Sermon for Good Friday based on John 18-19
Dear people who ponder the cross: Grace, mercy, and peace to you from God the Father and our Lord and Saviour Jesus Christ. Amen.
We see crosses and crucifixes all over the place. Certainly in and on church buildings and on headstones, but also in many other places. In art. On jewellery. Hanging from rear-view mirrors. Tattooed on bodies. The cross is quite probably the most recognized symbol in existence.
Very often, however, its meaning is completely lost. It has become just another symbol that is used because it looks kind of neat. It has become just another fad or fashion statement worn around the neck or tattooed beside a fire-breathing dragon for effect. It has become a superstitious good luck charm that wards off evil in the minds of some.
But what is the cross? The cross is an instrument of torture and execution. You don’t see too many people with mini guillotines hanging from their rear-view mirror, tattoos of gallows on their shoulder, or bracelets on their wrist with electric chair charms. A cross is trendier.
Romans used the cross as a threat to would-be criminals. Criminals would be crucified with the charges against them inscribed above them. Crucifixions were public executions so they acted as a deterrent to crime; a threat that if you commit a similar crime you will die a similar, long, painful death.
The meaning of the cross as a symbol for us, of course, comes from the death of Jesus on a cross. While His death was with criminals, He was no criminal. He is the only man who never sinned. The charge inscribed above Him on the cross was “Jesus of Nazareth, King of the Jews.” That’s not exactly a crime.
In fact, the only charge of which Jesus was found guilty, was that He said that He is God. If a man claims to be God and is not, it is blasphemy. That is what the chief priests and scribes accused Jesus of doing. They accused Jesus of blasphemy because He said He is God.
Jesus’ death on a cross was not just another crucifixion. It was the crucifixion of God in the flesh. It was the crucifixion of all of our sins in the body of Jesus (I Peter 2:24). It was Jesus taking the punishment and wrath of God onto Himself, saving us from it.
Jesus did not just suffer physically. Jesus also suffered all the guilt of every sin ever committed. He suffered the guilt of sins we don’t even want to mention because they’re so dark. Jesus suffered the abandonment of God the Father. He was forsaken by God and left to bear the sins of the world.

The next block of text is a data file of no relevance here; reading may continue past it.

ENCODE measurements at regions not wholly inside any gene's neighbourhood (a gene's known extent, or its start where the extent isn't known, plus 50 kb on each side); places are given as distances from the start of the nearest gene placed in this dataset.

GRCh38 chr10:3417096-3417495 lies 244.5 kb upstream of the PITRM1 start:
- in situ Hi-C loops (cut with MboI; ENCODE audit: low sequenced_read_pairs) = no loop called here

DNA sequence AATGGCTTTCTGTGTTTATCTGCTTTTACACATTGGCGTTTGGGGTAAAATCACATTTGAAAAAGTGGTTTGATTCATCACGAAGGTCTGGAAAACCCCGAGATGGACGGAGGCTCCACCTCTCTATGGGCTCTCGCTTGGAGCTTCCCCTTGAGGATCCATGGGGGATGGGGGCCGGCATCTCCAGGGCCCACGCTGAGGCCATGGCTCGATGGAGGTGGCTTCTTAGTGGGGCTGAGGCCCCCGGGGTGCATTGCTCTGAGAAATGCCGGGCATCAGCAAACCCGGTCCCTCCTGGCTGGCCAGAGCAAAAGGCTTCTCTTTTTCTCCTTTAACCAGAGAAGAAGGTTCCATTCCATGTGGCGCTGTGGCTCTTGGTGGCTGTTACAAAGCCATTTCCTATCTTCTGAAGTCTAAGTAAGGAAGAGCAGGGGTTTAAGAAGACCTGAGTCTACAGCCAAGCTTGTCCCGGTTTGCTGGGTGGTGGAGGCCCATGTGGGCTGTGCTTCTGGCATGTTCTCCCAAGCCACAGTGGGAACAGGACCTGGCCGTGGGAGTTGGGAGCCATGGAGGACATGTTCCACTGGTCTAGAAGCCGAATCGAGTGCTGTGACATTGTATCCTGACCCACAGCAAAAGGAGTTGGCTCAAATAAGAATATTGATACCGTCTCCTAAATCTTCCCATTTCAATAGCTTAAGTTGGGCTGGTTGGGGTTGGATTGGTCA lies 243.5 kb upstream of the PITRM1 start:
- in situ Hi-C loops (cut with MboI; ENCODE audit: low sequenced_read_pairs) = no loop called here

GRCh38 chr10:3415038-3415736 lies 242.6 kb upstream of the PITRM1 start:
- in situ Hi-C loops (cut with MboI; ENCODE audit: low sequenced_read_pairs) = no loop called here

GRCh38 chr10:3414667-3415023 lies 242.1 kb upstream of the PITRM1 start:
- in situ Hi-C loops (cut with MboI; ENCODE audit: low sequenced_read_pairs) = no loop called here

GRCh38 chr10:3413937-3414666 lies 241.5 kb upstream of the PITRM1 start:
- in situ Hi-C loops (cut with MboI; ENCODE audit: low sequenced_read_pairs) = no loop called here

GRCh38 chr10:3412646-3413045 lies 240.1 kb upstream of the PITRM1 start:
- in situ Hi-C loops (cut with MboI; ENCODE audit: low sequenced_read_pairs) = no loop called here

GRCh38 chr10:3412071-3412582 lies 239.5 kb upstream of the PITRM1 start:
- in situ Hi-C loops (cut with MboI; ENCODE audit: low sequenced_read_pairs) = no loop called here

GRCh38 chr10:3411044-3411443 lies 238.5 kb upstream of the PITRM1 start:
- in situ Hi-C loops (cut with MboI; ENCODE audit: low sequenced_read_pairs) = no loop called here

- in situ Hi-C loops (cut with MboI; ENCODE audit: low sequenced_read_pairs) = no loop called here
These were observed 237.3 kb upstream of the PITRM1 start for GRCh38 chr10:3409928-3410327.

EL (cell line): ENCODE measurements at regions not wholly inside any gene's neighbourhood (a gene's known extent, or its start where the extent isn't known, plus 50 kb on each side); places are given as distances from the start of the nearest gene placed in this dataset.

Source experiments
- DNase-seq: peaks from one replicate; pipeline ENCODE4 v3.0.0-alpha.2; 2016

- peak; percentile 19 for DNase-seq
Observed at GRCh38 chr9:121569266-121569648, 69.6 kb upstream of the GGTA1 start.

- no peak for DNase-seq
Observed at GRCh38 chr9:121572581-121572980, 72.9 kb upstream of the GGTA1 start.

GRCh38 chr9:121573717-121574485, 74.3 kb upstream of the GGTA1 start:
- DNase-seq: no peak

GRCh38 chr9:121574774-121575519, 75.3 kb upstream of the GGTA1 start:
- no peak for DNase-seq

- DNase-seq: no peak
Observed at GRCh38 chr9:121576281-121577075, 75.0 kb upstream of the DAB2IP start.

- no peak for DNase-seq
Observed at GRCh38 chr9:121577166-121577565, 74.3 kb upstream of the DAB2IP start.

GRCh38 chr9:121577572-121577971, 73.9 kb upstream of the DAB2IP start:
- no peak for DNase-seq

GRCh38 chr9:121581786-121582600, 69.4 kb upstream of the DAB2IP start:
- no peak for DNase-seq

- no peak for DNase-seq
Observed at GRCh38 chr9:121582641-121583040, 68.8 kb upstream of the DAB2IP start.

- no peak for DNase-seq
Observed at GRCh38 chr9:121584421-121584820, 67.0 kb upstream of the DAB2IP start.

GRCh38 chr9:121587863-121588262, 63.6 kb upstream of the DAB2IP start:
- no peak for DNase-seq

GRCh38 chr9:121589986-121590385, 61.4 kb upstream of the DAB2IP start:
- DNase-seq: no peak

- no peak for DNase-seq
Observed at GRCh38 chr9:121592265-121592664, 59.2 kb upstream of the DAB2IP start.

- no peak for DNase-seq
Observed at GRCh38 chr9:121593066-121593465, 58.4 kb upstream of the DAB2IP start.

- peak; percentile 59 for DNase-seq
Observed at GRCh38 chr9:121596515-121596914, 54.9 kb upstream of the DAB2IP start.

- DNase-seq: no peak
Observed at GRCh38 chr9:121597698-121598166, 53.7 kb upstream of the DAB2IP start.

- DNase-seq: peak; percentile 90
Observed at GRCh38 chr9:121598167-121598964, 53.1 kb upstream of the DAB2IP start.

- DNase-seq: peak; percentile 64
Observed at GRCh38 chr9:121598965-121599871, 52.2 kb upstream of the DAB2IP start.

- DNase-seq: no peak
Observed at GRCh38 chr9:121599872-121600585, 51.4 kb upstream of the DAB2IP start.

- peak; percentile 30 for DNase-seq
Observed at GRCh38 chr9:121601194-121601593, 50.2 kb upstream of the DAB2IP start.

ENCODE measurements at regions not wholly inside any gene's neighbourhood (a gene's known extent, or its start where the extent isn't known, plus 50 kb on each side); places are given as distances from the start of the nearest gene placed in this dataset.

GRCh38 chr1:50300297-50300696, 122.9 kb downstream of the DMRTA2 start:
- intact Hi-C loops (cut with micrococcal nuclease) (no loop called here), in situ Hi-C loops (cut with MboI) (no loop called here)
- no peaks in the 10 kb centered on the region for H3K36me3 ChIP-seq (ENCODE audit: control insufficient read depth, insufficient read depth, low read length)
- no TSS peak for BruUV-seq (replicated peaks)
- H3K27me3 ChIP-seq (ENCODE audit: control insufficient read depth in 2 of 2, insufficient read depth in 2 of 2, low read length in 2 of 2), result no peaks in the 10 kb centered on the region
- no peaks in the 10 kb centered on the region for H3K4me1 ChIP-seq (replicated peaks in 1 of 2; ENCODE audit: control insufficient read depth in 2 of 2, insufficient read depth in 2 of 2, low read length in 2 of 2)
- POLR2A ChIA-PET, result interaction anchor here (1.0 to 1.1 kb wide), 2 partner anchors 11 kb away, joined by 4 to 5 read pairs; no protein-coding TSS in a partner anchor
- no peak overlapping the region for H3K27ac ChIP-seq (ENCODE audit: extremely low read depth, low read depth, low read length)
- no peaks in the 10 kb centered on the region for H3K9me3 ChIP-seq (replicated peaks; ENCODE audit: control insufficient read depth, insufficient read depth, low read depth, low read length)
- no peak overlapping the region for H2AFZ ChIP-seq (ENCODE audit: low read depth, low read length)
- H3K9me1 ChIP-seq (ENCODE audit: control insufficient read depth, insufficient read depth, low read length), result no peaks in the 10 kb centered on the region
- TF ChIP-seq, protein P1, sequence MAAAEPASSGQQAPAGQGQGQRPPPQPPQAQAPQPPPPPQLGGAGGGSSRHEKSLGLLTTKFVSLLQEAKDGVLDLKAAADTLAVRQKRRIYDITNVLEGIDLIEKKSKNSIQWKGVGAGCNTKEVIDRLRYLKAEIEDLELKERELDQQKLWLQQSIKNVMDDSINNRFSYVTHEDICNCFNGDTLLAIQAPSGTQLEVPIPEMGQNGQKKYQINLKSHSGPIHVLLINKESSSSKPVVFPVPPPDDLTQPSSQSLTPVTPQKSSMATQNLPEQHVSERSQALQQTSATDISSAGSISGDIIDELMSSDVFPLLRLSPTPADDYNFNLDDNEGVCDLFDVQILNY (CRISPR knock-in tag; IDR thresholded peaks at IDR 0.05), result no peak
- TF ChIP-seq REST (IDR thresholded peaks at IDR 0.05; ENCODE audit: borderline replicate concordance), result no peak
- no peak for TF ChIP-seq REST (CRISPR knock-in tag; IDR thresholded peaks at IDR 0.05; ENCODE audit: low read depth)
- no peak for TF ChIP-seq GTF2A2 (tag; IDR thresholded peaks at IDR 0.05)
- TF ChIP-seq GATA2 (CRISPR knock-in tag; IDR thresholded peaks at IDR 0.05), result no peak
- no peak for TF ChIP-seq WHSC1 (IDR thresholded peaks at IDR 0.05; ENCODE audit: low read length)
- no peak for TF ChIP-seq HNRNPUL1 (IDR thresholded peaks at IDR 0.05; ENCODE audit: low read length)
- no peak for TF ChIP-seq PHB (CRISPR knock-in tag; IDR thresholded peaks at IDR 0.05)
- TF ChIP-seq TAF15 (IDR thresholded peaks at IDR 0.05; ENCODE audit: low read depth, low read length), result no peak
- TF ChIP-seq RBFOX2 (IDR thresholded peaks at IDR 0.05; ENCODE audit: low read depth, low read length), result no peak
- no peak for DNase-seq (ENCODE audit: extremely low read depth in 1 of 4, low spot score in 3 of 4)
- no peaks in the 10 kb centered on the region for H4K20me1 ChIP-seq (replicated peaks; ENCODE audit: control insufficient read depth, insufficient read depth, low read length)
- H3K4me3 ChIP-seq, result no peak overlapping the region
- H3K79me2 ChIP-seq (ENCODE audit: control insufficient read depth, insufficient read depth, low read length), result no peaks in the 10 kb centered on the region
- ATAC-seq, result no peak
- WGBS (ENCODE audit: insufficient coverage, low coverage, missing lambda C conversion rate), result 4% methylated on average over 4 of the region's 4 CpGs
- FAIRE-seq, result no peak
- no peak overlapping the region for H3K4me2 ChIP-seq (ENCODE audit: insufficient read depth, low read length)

Jesus’ death on the cross changed everything. We no longer have to fear the eternal punishment we deserve because of our sins. Death is no longer a threat to us. Our relationship with God has been restored because we are reconciled to Him. We are no longer His enemies since our sins against Him have been wiped clean and removed from us as far as the east is from the west. We are no longer dead in our sins but are alive in Christ Jesus.
The cross of Christ also changes our relationships with each other. Jesus died for the sins of the whole world. He reconciled us to God so now we can also be reconciled to each other. We are brothers and sisters in Christ, receiving the same forgiveness that we all need.
Jesus’ death on the cross changed everything. So let us not act like the cross is just some fad or fashion statement. It is a reminder to us that the debt of our sins has been paid. It is a symbol of the love of God in Christ Jesus our Lord. It is the sign of reconciliation between us and God.
Likewise, let us not act like the death of Jesus for us doesn’t change us completely. How can we who died to sin, still live in it? (Rom. 6:2) After being rescued from sin, how can we turn right back into sin? After being forgiven our sin, how can we rebel against God by following our sinful desires?
The cross changes us. The cross of Jesus leads us to walk in newness of life. We don’t have to let sin reign in our mortal bodies or obey its passions (Rom. 6:12). We have a new life in Christ.
This life is renewed every time we read or hear God’s Word. This life is renewed each time we receive the Lord’s Supper for the forgiveness of our sin. Every time we fall, Christ Himself lifts us up again through giving us His body and blood to eat and drink for the forgiveness of all our sins.
This is our new life in Christ: continual forgiveness; continual strengthening through His Word and Supper; continual love which He showed to us by His death on the cross.
The cross is not just some empty symbol to which we attach meaning as we see fit. The cross is not some fad or fashion statement, nor is it some kind of a good luck charm. The cross is a symbol of the life we have because of Jesus’ death for us. The cross is a sign of the reconciliation we have with God. The cross is a reminder to us that the debt of all of our sins has been paid because of the love of God shown to us in Christ Jesus our Lord. Amen.
The peace of God which surpasses all understanding will keep your hearts and your minds in Christ Jesus our Lord. Amen.